Scarred and pockmarked is how we're leaving our planet, according to a recent study. There is extensive damage being done by our digging, drilling and mining and the effects may be irreversible.

As we disturb the areas underneath the surface of our earth, we put in place a set of motions that will permanently affect our planet, says a team of researchers in the journal Anthropocene.

The researchers liken human mining and drilling to worm and rabbit burrowing, or bioturbation. To stress the similarity (both underground, both digging) but mark the difference (we are breaking several kilometers deep into Earth's crust, while those pesky moles are just killing your garden bed), they've deemed this phenomenon "anthroturbation".

"These human phenomena range from simple individual structures to complex networks that range to several kilometers in depth (compared with animal burrows that range from centimeters to a few meters in depth) while the extraction of material from underground can lead to topographic subsidence or collapse, with concomitant modification of the landscape," say the authors in their paper.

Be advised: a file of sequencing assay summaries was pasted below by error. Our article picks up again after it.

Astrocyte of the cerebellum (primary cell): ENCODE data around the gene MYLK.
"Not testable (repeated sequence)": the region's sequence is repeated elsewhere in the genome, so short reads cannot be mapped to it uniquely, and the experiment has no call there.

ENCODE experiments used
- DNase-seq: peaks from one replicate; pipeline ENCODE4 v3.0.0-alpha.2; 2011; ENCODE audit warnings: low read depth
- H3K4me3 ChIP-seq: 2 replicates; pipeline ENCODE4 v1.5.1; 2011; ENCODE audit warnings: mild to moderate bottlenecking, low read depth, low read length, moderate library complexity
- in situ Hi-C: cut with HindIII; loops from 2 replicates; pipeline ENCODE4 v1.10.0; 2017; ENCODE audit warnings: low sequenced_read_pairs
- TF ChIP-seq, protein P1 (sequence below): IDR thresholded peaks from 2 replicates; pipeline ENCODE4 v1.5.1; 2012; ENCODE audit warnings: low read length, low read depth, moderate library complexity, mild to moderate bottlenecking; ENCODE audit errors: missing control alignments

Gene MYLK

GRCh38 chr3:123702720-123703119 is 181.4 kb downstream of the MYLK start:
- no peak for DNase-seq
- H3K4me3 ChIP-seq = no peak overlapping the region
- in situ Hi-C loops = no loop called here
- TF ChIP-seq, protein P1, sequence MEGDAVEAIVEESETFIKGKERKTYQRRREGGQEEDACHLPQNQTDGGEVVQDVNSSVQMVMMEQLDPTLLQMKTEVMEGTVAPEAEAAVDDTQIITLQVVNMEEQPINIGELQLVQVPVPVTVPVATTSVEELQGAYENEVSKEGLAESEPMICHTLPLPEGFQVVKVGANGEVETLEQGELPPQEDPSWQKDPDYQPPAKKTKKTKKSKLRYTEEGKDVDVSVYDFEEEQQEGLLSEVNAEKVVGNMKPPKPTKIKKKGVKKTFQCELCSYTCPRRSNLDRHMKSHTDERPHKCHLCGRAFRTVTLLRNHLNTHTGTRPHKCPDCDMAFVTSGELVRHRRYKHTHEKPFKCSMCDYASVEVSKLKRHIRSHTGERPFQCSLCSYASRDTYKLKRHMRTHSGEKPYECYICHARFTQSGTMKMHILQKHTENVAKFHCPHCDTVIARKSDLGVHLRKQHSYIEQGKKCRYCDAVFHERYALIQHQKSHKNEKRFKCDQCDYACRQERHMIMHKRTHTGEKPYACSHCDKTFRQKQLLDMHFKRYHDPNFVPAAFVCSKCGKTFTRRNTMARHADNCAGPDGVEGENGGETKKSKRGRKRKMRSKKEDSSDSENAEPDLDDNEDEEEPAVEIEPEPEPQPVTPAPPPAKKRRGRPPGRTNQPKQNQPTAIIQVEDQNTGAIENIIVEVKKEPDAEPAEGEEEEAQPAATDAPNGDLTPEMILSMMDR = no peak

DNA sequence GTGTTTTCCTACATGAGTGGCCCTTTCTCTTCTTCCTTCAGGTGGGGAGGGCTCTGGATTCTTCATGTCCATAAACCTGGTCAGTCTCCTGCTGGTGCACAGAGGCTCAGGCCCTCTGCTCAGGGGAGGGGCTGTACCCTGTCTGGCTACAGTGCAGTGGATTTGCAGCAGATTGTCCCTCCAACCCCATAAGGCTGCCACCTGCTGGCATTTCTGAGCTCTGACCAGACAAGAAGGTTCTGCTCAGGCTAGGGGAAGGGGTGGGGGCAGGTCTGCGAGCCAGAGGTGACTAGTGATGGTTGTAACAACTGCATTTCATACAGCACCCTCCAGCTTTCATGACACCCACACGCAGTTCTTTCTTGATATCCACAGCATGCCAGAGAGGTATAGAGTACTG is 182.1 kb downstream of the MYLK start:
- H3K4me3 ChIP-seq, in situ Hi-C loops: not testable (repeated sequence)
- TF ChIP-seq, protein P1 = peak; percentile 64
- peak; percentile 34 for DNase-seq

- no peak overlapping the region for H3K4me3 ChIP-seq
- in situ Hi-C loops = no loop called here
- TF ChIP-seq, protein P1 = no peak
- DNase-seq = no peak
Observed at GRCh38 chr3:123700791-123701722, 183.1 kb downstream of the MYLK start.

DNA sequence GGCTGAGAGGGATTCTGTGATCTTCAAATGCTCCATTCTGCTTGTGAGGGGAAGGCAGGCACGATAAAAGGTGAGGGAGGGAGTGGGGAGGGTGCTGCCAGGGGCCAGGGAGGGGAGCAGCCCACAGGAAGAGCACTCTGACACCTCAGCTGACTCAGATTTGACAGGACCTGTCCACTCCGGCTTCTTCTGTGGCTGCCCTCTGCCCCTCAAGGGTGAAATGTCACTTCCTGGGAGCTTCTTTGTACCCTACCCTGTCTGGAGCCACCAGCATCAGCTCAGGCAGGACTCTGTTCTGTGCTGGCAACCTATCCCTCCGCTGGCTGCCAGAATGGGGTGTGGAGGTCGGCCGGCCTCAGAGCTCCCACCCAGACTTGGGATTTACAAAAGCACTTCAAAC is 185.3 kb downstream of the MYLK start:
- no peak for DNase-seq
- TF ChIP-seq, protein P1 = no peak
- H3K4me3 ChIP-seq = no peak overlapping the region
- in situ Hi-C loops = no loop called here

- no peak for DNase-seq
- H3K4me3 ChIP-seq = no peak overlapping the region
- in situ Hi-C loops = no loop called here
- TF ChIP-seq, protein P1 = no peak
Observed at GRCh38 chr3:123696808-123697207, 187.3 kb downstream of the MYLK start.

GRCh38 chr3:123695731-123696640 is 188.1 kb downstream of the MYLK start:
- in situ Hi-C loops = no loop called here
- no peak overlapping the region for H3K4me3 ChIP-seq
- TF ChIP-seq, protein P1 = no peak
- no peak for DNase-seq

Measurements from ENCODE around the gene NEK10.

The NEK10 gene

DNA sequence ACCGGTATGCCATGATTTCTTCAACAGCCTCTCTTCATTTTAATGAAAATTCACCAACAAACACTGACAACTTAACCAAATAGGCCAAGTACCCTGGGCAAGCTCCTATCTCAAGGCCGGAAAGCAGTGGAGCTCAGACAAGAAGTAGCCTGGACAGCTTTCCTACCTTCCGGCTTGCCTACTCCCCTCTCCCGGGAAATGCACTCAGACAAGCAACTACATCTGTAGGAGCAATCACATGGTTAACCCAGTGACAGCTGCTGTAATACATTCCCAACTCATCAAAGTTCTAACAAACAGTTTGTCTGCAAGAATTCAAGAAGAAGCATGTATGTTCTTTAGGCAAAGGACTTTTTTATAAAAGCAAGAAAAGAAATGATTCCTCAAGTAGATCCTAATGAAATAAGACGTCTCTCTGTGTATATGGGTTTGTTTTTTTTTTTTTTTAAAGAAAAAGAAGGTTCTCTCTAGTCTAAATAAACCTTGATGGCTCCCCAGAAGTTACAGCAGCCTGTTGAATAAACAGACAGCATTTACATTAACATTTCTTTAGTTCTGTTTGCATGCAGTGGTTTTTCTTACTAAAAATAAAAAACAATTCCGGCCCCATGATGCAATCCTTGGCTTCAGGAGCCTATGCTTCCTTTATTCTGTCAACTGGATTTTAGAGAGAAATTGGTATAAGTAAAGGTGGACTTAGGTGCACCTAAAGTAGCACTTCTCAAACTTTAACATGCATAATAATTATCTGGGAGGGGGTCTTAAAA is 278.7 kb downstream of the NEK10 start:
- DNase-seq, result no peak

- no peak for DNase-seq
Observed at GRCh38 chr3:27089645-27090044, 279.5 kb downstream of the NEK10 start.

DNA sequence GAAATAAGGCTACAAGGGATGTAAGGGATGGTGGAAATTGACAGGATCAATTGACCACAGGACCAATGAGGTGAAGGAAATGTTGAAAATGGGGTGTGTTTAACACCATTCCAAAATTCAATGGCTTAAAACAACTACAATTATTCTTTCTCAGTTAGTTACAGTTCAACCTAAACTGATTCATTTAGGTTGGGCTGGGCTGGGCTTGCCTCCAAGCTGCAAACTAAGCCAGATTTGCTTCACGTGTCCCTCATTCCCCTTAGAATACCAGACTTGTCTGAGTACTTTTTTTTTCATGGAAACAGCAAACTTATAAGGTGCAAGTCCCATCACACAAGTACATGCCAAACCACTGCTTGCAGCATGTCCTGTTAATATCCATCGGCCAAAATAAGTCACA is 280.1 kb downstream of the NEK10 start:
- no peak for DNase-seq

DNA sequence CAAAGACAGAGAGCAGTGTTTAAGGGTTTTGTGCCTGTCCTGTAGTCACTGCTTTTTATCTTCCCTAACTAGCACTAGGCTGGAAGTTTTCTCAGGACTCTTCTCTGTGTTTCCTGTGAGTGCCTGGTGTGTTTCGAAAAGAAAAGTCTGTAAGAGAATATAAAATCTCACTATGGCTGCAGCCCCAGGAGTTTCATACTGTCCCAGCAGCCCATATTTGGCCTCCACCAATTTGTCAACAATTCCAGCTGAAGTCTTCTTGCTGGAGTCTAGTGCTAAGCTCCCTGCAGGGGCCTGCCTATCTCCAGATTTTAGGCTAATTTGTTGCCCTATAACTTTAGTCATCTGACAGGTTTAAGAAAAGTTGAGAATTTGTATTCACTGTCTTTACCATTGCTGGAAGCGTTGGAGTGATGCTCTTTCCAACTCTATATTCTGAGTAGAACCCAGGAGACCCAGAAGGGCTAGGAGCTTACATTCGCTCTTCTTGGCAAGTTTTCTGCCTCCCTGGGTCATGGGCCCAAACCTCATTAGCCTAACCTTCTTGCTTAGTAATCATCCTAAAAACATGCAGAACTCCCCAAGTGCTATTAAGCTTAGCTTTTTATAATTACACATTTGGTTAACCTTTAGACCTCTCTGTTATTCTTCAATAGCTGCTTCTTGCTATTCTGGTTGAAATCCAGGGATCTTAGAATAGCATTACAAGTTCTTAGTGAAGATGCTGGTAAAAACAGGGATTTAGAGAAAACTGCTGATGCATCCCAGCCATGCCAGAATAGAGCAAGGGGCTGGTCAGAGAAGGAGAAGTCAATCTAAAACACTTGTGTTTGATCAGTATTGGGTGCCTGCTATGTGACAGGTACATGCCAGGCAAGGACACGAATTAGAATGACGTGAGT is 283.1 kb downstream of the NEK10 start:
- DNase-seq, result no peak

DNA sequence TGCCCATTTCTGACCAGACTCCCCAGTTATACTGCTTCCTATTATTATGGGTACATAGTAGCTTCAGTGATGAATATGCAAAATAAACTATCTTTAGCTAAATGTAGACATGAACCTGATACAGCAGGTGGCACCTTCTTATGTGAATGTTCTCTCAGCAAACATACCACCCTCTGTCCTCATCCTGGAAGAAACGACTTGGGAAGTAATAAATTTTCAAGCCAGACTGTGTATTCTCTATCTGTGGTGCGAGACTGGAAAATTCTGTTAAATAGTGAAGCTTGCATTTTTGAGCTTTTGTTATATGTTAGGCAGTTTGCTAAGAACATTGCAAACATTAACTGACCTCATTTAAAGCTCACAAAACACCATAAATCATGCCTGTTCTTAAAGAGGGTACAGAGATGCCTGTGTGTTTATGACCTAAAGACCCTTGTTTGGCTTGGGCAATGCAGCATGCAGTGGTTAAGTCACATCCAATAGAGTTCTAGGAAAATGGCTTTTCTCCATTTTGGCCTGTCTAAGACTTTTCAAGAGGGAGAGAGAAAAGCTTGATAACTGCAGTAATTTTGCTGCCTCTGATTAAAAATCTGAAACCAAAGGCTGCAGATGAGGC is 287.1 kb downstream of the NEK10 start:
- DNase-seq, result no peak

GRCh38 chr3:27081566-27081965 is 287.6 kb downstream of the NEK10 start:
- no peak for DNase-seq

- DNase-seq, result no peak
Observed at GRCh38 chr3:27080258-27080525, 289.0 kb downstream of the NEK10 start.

The biggest issue concerning geologists is the fact that such deep tunneling and mining is unprecedented in Earth's history and many of the potential effects are difficult to predict. There are at least a million active wells in the U.S. and about the same amount of boreholes in the U.K. mines disturb the underground environment more so than any natural geological phenomenon as they don't follow any pattern. But the most unsettling scars left by humans are probably those left by nuclear weapons, such as shattered rocks from bomb tests, researchers say.

The lead author of the paper, Jan Zalasiewicz, says that the amount of anthroturbation that has occurred in recent modern history may be enough to declare the Anthropocene a valid geologic epoch. 500 million years ago, digging and burrowing by animals began and changed the geology so much that scientists deemed it the Cambrian period. Another historical shift might be in the works.

Despite this research and the University of Leicester team's hope of making recommendations in 2016 to cut back on the subterranean disturbances by humans, this phenomenon is unlikely to stop, or even slow down. Between mining for elements, pollution storage and subsurface machinery (sewers and subway systems), anthroturbation is most likely here to stay-as are its effects.

"As these traces are made well below the reach of erosion, many will last over geological timescales: for millions of years or even hundreds of millions of years," says Zalasiewicz. He adds that some may stay for the rest of our planet's existence.

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